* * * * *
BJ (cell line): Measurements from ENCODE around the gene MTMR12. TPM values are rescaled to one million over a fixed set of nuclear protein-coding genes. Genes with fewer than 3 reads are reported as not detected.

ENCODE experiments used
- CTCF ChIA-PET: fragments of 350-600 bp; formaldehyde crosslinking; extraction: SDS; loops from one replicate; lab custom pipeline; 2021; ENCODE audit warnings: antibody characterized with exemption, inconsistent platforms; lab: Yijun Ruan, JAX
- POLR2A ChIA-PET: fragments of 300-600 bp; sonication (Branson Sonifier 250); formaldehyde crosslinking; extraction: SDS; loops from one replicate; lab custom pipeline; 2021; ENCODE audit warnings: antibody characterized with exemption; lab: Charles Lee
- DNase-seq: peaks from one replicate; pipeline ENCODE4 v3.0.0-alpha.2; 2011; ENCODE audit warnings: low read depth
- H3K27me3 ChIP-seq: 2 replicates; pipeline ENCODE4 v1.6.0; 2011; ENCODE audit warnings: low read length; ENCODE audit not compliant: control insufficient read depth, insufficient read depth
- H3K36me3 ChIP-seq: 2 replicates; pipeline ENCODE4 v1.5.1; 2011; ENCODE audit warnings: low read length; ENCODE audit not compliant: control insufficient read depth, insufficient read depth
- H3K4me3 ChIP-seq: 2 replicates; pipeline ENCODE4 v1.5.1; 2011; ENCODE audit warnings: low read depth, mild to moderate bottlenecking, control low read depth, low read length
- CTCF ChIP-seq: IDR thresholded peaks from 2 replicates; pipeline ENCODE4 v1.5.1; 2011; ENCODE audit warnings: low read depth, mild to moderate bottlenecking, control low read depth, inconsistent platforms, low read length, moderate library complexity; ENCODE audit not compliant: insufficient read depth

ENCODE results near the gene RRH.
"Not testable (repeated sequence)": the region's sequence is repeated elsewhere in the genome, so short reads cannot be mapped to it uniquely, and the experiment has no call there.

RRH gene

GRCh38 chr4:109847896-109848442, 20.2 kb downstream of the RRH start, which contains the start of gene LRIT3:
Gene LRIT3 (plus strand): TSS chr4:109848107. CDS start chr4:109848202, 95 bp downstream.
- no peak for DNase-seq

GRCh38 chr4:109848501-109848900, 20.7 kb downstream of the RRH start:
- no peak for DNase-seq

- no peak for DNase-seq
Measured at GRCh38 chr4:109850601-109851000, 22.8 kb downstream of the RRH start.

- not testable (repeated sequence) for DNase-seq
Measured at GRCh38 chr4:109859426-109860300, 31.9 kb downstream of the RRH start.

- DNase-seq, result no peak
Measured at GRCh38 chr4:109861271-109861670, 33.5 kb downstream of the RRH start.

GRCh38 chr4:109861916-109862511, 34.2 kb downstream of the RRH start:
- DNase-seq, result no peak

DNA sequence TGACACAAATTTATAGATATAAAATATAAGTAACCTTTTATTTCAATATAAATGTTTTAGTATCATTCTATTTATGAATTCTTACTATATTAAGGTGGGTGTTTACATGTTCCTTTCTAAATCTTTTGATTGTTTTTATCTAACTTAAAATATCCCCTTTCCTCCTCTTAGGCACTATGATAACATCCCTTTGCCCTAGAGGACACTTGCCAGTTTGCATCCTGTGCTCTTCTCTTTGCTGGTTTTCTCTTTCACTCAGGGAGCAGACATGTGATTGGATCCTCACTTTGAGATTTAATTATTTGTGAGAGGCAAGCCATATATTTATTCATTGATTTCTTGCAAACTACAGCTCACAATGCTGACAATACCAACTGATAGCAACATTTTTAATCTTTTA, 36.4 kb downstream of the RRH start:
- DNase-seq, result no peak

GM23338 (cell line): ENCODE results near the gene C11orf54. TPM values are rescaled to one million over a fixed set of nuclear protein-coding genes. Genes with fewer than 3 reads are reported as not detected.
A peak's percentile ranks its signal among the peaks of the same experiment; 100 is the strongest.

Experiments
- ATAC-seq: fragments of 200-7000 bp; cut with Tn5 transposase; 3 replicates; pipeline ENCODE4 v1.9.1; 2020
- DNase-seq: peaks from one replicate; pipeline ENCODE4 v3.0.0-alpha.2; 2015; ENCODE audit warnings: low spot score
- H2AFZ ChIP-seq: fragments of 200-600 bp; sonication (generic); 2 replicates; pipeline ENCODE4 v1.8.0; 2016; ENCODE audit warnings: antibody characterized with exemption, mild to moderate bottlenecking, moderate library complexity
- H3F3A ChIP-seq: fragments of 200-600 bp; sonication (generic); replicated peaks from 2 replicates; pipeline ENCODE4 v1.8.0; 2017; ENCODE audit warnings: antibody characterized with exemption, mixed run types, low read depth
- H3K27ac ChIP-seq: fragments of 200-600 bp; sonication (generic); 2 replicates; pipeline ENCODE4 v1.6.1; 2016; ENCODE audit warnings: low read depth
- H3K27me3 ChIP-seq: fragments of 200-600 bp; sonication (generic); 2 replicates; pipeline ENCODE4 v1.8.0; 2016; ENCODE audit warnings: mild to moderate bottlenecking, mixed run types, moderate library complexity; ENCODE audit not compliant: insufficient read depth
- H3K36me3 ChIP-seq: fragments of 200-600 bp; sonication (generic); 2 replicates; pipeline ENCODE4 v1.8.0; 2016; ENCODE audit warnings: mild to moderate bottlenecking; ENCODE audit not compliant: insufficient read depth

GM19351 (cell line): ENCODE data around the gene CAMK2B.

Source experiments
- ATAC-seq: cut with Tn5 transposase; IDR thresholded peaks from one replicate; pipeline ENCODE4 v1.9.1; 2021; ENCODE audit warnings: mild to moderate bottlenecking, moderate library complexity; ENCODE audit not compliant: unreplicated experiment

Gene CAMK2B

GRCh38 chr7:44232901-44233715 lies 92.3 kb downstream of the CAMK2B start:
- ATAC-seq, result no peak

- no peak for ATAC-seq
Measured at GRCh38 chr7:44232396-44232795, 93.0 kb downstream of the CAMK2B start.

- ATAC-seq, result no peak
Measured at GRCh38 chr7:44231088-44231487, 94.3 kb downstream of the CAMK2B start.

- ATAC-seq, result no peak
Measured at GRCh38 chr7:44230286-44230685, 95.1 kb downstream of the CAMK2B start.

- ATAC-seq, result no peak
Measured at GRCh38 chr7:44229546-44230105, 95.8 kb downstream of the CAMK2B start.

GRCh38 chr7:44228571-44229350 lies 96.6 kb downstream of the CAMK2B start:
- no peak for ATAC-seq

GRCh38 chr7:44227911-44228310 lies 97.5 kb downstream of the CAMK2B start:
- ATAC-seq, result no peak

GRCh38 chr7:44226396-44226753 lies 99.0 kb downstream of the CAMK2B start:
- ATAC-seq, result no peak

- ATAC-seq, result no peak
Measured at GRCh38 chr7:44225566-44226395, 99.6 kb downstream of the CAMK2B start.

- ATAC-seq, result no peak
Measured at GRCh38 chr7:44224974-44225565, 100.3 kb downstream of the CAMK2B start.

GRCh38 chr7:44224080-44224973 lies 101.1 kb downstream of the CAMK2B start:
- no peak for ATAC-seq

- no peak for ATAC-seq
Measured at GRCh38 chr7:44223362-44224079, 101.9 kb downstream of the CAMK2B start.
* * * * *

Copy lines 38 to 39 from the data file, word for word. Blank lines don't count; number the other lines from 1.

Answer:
GM19351 (cell line): ENCODE data around the gene CAMK2B.

Source experiments